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 Mubarak retrial judge spares himself embarrassment and withdraws from case

استعرض الموضوع السابق استعرض الموضوع التالي اذهب الى الأسفل 
كاتب الموضوعرسالة
Dr.Hannani Maya
المشرف العام
المشرف العام



الدولة : العراق
الجنس : ذكر
عدد المساهمات : 37598
مزاجي : أحب المنتدى
تاريخ التسجيل : 21/09/2009
الابراج : الجوزاء
التوقيت :

مُساهمةموضوع: رد: Mubarak retrial judge spares himself embarrassment and withdraws from case   الأحد 14 أبريل 2013, 4:19 am



Mubarak retrial judge spares
himself embarrassment and withdraws from case

Head judge Mostafa Hassan Abdallah tells court he will send
case to Court of Appeal, which will then refer trial to new circuit.



Lot of
doubt prevents judge from conducting trial


Middle East Online CAIRO: The judge in the retrial
of Egypt's Hosni Mubarak recused himself on Saturday, in a chaotic opening
hearing that lasted just seconds and saw a proud and combative Mubarak smile and
wave in the dock.
Head judge Mostafa Hassan Abdallah told the court
he would send the case to the Court of Appeal, which will then refer the trial
to a new circuit, sending the fate of the ousted strongman back to square
one.
As the judges filed out of the courtroom, uproar
erupted with people shouting and waving their arms. Civil society lawyers
attending the trial chanted: "The people want the execution of the
president."
In October, the same judge had acquitted the
defendants in the infamous "Battle of the Camels" trial, who were accused of
sending men on camels and horses to break up a protest during the 2011 uprising
that toppled Mubarak.
Mubarak, his former interior minister Habib
al-Adly and six security chiefs were again in the dock -- albeit briefly -- for
their alleged complicity in the murder and attempted murder of hundreds of
peaceful protesters on January 25-31, 2011.
This judge and this circuit acquitted all the
defendants in the battle of the camels and there is a lot of doubt over their
position. This prevents him from conducting this trial," said Amir Salem, a
lawyer for the families of victims.
Months of rumours that Mubarak was in a coma or
too weak to attend his retrial were put to rest on Saturday as the former leader
seemed healthy and strong as he sat in the defendants' cage, smiling and waving
to supporters.
We love you, big man!" a handful of his
supporters yelled at him.
His sons Alaa and Gamal, who are also facing a new
trial for corruption, also appeared to be in good spirits as they smiled and
chatted to their father.
Earlier on Saturday, television footage showed
Mubarak wheeled out of an ambulance on a stretcher and taken into the capital's
Police Academy in a Cairo suburb for the hearing.
A handful of supporters outside the courthouse
held up posters of their former leader, chanting: "Where are the days of
Mubarak?" but they were outnumbered by security personnel.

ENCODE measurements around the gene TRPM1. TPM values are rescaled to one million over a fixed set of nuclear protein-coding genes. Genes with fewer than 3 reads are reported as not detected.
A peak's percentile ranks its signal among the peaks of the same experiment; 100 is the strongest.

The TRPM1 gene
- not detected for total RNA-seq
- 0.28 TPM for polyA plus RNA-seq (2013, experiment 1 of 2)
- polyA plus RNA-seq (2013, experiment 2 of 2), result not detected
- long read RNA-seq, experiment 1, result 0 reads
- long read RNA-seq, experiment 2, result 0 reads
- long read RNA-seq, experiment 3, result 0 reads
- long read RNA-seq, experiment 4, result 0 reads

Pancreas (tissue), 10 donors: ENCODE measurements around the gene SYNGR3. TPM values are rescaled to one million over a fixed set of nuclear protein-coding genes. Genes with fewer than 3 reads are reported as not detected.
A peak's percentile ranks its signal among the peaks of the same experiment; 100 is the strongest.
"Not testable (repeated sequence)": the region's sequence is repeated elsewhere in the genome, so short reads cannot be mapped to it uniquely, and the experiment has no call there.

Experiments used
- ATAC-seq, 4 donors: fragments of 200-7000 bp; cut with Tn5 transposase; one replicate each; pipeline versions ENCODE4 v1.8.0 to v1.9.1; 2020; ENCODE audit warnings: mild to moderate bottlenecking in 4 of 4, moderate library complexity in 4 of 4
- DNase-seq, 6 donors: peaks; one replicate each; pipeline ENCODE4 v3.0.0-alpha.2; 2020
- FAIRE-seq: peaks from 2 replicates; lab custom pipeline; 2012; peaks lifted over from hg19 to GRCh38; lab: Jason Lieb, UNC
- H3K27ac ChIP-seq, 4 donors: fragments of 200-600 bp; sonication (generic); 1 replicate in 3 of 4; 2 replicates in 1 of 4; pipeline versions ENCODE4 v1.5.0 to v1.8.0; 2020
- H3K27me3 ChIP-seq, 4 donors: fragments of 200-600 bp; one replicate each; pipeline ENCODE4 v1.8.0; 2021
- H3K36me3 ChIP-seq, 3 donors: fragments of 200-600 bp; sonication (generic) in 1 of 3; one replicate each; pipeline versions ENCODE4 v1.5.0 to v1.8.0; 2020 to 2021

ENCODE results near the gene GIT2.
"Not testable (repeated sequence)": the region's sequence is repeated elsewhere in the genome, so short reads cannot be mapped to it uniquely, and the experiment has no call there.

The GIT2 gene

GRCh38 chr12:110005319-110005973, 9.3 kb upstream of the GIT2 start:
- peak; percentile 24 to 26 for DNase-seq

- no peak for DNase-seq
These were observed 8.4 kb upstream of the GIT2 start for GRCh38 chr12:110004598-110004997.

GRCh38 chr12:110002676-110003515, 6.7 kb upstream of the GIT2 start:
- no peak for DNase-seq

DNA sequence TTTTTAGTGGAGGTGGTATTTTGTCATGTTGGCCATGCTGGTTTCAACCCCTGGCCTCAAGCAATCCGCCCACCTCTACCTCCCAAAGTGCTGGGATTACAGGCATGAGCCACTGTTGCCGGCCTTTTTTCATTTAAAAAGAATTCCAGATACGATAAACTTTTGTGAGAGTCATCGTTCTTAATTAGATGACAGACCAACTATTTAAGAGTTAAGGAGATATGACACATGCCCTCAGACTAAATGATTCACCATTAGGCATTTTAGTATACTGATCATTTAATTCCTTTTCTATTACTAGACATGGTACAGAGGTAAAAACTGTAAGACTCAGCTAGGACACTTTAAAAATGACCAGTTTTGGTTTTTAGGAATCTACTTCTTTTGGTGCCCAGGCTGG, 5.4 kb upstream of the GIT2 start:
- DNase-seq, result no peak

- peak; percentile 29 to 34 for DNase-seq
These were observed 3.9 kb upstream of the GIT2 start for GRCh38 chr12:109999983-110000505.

Mubarak was flown to the academy that was once
named after him by helicopter from the Cairo military hospital where he is being
treated, the official MENA news agency said. He left the compound the same
way.
His original trial in August 2011 was a major
moment for both Egypt and the region, being the first time an Arab leader
deposed by his people had appeared in court in person.
Gamal and Alaa Mubarak, once symbols of Egyptian
power and wealth, also faced retrial on corruption charges. Another defendant,
business tycoon Hussein Salem, was to be tried in absentia.
Mubarak, who turns 85 in May, has suffered several
health scares and MENA even reported him clinically dead at one point as he
slipped into a coma.
In January, Egypt's highest court, the Court of
Cassation, ordered a retrial for Mubarak after accepting an appeal against his
life sentence, citing procedural failings.
Legal experts said the original case verged on the
farcical, with patchwork evidence and prosecution witnesses exonerating the
defendants.
Adly had also been sentenced to life for
involvement in the deaths of protesters, but controversially his security chiefs
were acquitted, sparking widespread anger and protests after last June's
verdict.
President Mohamed Morsi, who won elections that
same month on the Muslim Brotherhood's ticket, had pledged new trials for former
regime officials including Mubarak.
But until Saturday's courtroom turmoil, the fate
of the ousted strongman has been largely eclipsed by deadly violence and
economic woes currently gripping Egypt.
Morsi's presidency has been plagued by unrest and
deadly clashes between protesters and police, a revolt in the canal cities,
sectarian violence and a devastating economic crisis.
The country is largely unlikely to pay attention
to the trial," said H.A. Hellyer, a non-resident fellow at the Brookings
Institution, ahead of Saturday's hearing.
There is the potential that the ruling party use
the trial to deflect attention from the problems they are facing," he
said.
Despite the fact that what happens to Mubarak had
seemed of little relevance to many, there is still widespread anger over no one
yet being held accountable for nearly 900 deaths during the 18-day uprising in
2011.
Mubarak's epic fall, from dictatorial head of the
Arab world's most populous nation to a defendant behind bars, was for many a
promising sign the revolution which toppled him was on the right
track.
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Mubarak retrial judge spares himself embarrassment and withdraws from case
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